When you’re first trying to build this habit, it’s not a bad idea to build some cues into that. Sometimes I say, maybe you should do it every Friday, or whenever you’re at the end of your work week, or for pastors giving sermons on Sundays, Monday morning might be a good time for a weekly review, or perhaps Friday afternoon so they can get their “church business” stuff off their plate so they can write their sermons on Saturdays. I don’t know. Whenever you do it should be a habitual time to do it.

HOMILETICS: You talk about a mind like water, and your friend and mine, Randy Coy, told us yesterday that he has a mind like mud. [laughter] He’s been under the weather, low energy right now. Often he has a mind like gasoline, things just explode out of his mind. But what do you mean when you suggest that we should have a mind like water?

ALLEN: It comes from a martial arts image of throwing stuff into water. Water responds to input appropriately. And then it’s back to calm and balance again. It’s like a clear pond, and it’s ready for whatever you throw into it, and it will engage with that appropriately. Doesn’t overreact, doesn’t underreact. And then it’s back to calm and balance again, and ready for whatever the next reaction is.

You would translate that to: the appropriate reaction and response to any input in your life.

HOMILETICS: How do you develop a sense of what’s appropriate?

ALLEN: You make sure you’re not distracted. Distraction will keep your mind from being clear and open. You take one meeting into the next meeting, or you take your work home with you, you’re not mind like water, I’m sorry, you’ve got a psychological pigpen. You’re running around with all this stuff spinning around you, you still got residue.

Executive behavior gets rid of residue rapidly. Get off the phone. What does that mean? What did I decide? What do I need to do about that? You get closure, you clean up, you clarify and organize and dispatch the results of that thinking rapidly so that you’re available to the next person. You don’t have that stuff about what you need to do still spinning around.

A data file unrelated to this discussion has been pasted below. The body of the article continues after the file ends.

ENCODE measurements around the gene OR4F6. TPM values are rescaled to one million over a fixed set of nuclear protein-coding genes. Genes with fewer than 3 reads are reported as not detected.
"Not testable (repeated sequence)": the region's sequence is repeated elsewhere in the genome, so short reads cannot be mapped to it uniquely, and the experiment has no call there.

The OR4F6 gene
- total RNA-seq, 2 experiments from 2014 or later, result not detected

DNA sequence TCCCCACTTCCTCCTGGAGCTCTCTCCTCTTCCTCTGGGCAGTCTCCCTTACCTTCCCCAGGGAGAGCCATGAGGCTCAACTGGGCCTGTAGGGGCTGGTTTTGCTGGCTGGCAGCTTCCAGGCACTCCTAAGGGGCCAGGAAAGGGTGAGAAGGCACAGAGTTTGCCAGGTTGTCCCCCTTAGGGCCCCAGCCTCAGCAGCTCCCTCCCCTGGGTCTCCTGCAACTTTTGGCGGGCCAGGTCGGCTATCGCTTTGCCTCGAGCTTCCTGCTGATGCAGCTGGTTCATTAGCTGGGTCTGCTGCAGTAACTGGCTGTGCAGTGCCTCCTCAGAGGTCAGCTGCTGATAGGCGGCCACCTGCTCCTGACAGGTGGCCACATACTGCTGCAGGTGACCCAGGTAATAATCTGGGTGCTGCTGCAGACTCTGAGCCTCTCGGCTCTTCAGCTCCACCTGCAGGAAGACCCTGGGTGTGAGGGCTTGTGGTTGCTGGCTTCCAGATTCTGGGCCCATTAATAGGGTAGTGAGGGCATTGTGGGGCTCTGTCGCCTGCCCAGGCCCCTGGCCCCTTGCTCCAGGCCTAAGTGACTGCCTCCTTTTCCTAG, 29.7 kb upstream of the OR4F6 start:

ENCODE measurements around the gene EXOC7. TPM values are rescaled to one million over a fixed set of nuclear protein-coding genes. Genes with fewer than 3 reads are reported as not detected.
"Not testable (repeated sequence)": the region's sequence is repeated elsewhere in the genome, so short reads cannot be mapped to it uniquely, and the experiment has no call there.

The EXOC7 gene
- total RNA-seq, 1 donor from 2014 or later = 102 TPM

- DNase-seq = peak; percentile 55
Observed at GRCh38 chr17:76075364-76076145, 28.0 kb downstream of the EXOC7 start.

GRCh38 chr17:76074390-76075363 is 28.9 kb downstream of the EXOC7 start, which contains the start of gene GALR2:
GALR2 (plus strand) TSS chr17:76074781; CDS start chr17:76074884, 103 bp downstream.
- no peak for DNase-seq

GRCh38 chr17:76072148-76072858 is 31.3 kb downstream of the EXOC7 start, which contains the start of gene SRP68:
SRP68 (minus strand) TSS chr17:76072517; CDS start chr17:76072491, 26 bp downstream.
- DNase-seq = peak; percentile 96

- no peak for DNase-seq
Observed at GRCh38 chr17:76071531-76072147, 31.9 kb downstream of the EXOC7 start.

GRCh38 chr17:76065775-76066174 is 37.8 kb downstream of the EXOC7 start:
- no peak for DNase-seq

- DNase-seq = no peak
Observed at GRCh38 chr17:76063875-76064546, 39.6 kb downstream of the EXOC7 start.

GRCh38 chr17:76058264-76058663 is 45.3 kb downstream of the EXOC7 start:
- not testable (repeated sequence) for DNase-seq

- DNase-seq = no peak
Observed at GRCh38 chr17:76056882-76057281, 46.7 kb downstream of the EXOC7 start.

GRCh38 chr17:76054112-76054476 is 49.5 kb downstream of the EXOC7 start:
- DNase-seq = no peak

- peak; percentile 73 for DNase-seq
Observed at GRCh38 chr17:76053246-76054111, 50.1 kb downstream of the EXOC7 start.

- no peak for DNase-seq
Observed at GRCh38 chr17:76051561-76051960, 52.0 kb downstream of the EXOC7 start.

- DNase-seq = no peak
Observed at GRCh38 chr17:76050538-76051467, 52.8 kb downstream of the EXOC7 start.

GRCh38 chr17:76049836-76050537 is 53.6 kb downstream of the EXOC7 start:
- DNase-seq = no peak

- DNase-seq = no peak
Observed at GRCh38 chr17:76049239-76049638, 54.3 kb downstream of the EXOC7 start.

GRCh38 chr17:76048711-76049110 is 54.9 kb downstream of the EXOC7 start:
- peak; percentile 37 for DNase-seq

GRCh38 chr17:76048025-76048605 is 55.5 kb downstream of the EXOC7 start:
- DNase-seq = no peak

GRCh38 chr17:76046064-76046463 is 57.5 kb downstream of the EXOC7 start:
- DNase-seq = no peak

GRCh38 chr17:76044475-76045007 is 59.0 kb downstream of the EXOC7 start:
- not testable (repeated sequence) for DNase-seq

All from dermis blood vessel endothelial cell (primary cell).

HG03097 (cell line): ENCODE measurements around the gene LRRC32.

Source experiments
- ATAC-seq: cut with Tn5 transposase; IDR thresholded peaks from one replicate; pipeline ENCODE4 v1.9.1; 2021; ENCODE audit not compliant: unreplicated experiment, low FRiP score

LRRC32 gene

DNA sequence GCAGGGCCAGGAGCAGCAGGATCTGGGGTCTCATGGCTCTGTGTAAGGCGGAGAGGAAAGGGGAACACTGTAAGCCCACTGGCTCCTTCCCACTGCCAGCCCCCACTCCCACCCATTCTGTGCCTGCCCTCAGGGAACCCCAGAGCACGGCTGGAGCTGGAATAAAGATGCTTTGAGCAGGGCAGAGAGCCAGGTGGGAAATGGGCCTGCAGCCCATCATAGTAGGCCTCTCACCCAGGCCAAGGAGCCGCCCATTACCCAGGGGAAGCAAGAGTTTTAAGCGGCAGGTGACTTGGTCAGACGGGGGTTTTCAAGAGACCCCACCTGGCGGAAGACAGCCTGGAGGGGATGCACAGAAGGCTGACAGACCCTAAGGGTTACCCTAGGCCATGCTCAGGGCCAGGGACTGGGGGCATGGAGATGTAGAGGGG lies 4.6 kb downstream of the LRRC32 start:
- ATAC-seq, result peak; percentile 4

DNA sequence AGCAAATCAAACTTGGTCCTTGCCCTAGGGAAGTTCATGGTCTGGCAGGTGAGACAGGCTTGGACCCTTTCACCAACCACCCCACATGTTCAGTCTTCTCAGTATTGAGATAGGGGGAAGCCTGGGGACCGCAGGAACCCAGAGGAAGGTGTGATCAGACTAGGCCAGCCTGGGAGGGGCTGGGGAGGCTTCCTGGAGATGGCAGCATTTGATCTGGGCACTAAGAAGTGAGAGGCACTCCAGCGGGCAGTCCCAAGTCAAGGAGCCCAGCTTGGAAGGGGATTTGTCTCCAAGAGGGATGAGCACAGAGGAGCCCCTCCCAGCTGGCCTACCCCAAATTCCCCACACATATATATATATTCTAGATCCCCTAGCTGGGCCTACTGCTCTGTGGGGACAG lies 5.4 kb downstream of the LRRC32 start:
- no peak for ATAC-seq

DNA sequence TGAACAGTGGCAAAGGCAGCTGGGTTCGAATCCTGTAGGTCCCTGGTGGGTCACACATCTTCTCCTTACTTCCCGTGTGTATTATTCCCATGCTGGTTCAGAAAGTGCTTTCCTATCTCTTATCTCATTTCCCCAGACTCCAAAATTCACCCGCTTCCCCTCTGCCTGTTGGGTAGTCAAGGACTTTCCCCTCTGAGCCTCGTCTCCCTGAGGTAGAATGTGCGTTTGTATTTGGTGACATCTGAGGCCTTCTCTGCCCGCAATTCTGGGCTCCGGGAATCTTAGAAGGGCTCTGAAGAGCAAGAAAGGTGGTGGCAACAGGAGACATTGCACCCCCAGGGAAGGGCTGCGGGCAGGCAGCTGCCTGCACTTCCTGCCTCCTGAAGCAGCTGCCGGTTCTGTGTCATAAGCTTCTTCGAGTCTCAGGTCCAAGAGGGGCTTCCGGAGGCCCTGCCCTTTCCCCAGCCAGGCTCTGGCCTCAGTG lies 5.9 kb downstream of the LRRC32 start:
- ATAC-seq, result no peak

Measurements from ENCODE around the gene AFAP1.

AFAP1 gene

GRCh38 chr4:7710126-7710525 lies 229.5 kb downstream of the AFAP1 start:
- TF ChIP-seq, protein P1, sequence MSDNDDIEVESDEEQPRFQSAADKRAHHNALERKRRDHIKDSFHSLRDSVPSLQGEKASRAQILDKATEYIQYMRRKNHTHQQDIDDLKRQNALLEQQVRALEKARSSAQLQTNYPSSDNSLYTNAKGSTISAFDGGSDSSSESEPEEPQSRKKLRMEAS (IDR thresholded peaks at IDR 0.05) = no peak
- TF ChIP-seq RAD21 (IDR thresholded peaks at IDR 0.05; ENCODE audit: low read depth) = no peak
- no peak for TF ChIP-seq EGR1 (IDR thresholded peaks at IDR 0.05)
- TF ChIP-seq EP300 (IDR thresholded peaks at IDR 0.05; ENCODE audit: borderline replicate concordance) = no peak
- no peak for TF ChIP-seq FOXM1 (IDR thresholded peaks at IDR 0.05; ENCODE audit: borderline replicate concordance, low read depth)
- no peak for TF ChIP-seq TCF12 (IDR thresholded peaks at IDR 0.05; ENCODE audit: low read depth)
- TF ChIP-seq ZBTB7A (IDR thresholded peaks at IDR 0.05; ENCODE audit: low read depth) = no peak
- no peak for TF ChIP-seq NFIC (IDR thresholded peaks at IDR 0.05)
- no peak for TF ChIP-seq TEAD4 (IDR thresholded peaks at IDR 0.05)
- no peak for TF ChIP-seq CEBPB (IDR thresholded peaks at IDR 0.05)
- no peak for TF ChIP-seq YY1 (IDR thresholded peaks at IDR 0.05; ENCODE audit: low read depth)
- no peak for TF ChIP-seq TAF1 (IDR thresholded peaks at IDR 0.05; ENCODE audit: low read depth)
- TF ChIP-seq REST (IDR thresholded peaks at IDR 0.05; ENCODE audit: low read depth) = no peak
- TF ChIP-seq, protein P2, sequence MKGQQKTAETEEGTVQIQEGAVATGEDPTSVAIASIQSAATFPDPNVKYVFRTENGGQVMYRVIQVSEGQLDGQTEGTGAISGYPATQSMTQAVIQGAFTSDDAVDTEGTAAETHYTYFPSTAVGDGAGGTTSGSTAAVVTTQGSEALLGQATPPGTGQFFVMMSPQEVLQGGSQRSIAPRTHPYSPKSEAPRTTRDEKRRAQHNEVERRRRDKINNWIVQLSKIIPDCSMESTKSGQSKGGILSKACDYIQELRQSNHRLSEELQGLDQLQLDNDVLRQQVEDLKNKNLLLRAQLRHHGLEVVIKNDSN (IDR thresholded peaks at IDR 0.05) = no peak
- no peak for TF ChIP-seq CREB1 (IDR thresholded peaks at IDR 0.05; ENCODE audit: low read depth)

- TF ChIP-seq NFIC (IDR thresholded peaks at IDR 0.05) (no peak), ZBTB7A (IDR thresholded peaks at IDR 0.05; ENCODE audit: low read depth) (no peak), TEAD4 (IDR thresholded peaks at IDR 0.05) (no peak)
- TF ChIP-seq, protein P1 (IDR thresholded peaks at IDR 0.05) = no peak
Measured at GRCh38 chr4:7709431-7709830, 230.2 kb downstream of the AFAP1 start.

We engage, and if we engage in stuff that we can’t complete in the very moment we’re engaged with it, we’ll pay for that. We will bring that forward in some psychological way. The whole point is, with as little effort as possible, how do you sufficiently finish that process? Otherwise it will keep following you, and you’ll be sitting there talking to me and your brain will be 14 other places.

HOMILETICS: What? — no, just kidding. [laughter] In the New Testament, we read that “faith without works is dead.” Is this another way of saying that it’s not enough to have a vision and to know what the outcome should be, we also need to know what the next action is? Agree?

ALLEN: Absolutely. And, you know, that gets to a big issue. A lot of people, especially people sensitive to quality of life, don’t like imperfection. And so their procrastination factor can be huge because they don’t want to do until they know. The problem is you don’t know anything until you do. So, that’s another way to say faith without works is dead.

You’ve got to get engaged. If you don’t get engaged, there’s a part of your mechanism that doesn’t think, doesn’t think appropriately, doesn’t get the information it needs. Now, you may just need to go do something that helps further thinking. But you’re still going to have to do something.

HOMILETICS: You use an analogy from the aerospace industry to assess the “doing.”

ALLEN: There are multiple levels of how you define what your work is. Somewhat arbitrarily they to seem to fall into about six different levels, or horizons, or conversations with yourself.

If you go top down, from 50,000 feet, for example, you’ve got Purpose of Life, the ultimate driver, what’s your raison d’etre, and core values. So that’s like 50,000 feet. What’s the purpose of my life? That’s one level of conversation to have. What’s the purpose of our church? What’s the purpose of this project? So this lofty viewpoint is the ultimate driver of every decision, allocation of resources. Are we on purpose? Meetings that have no purpose are not effective meetings.

If you apply this to your life, your church, or organization, you say, “Well, here’s the basic purpose of what we do,” then the next level is the 40,000-foot level, “What would the vision look like of your purpose being fulfilled here in the world?” So that’s the vision stuff. Organizationally, or even personally, three to five years out. Where are you going? If things are going as well as they could go, what’s pulling or pushing on you as you try to express yourself out here in the world? That’s the vision of 40,000 feet.